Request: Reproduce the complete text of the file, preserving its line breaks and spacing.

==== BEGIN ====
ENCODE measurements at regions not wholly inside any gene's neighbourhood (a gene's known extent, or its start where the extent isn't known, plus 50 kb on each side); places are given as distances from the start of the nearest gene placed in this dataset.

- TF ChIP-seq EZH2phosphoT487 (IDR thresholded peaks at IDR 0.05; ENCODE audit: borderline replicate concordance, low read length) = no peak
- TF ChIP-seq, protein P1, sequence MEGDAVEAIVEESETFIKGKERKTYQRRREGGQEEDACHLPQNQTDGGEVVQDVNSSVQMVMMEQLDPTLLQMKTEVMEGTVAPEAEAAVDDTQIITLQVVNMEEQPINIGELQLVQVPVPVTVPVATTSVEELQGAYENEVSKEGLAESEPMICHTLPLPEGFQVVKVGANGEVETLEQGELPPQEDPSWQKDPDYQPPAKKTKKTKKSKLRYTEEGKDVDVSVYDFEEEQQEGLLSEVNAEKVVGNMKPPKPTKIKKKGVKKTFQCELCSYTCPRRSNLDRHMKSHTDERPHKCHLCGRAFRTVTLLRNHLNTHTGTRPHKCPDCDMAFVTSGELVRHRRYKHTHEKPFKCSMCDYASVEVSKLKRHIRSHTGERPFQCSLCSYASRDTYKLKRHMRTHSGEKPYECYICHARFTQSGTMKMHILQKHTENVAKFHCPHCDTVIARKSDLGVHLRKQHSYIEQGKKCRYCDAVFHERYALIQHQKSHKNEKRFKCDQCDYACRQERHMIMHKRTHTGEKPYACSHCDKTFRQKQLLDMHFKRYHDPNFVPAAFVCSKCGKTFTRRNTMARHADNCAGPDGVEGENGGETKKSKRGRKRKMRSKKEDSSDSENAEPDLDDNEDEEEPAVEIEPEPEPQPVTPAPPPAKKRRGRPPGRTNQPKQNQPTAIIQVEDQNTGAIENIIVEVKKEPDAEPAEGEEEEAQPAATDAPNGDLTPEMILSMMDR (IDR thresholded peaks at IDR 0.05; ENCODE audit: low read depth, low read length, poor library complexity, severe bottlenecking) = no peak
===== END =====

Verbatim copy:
ENCODE measurements at regions not wholly inside any gene's neighbourhood (a gene's known extent, or its start where the extent isn't known, plus 50 kb on each side); places are given as distances from the start of the nearest gene placed in this dataset.

- TF ChIP-seq EZH2phosphoT487 (IDR thresholded peaks at IDR 0.05; ENCODE audit: borderline replicate concordance, low read length) = no peak
- TF ChIP-seq, protein P1, sequence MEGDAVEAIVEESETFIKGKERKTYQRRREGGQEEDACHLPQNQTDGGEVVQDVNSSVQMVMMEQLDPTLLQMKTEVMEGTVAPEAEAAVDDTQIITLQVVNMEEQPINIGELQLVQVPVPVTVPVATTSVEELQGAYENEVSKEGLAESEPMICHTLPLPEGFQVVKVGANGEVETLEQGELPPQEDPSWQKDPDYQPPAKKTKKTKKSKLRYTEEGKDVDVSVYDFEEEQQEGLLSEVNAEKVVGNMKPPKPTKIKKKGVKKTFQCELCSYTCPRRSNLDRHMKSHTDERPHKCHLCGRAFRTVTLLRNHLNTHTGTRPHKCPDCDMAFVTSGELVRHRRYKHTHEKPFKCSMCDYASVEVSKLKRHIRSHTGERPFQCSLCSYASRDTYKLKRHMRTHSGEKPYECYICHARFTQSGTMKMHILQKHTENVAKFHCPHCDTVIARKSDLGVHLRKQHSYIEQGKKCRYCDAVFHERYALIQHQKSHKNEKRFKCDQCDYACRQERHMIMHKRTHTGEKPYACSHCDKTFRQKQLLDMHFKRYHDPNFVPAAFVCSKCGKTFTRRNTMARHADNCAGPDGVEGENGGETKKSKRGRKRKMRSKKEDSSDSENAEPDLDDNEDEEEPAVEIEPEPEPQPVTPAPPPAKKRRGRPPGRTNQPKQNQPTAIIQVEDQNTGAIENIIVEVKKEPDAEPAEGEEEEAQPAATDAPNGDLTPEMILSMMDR (IDR thresholded peaks at IDR 0.05; ENCODE audit: low read depth, low read length, poor library complexity, severe bottlenecking) = no peak